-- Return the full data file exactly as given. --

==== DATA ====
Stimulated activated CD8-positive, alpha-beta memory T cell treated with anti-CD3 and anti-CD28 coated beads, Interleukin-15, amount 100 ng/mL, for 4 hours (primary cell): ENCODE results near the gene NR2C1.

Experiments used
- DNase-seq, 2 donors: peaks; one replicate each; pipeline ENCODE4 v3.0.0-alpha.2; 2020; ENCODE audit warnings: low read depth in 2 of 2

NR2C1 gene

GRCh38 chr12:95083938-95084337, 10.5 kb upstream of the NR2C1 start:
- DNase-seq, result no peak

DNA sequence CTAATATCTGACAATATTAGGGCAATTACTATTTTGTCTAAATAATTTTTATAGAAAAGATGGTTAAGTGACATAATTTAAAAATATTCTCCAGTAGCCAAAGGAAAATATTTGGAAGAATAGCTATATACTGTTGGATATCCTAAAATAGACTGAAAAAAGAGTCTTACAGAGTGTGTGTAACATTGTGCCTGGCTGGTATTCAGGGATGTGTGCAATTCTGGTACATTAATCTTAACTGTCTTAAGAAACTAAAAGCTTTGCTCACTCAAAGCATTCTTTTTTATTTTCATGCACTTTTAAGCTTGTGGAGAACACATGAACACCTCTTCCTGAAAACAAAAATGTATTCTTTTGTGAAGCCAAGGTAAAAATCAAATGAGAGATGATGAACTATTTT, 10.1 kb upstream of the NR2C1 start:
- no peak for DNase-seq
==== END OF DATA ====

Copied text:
Stimulated activated CD8-positive, alpha-beta memory T cell treated with anti-CD3 and anti-CD28 coated beads, Interleukin-15, amount 100 ng/mL, for 4 hours (primary cell): ENCODE results near the gene NR2C1.

Experiments used
- DNase-seq, 2 donors: peaks; one replicate each; pipeline ENCODE4 v3.0.0-alpha.2; 2020; ENCODE audit warnings: low read depth in 2 of 2

NR2C1 gene

GRCh38 chr12:95083938-95084337, 10.5 kb upstream of the NR2C1 start:
- DNase-seq, result no peak

DNA sequence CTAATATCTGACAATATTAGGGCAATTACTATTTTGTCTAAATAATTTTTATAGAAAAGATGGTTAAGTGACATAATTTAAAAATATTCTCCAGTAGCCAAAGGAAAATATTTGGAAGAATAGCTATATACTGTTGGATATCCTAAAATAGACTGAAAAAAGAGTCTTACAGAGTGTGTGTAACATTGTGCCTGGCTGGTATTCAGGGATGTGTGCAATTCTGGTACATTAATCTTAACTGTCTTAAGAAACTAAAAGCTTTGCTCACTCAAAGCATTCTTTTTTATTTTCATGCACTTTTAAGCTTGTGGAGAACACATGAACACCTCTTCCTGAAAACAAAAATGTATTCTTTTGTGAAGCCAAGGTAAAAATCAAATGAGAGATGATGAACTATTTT, 10.1 kb upstream of the NR2C1 start:
- no peak for DNase-seq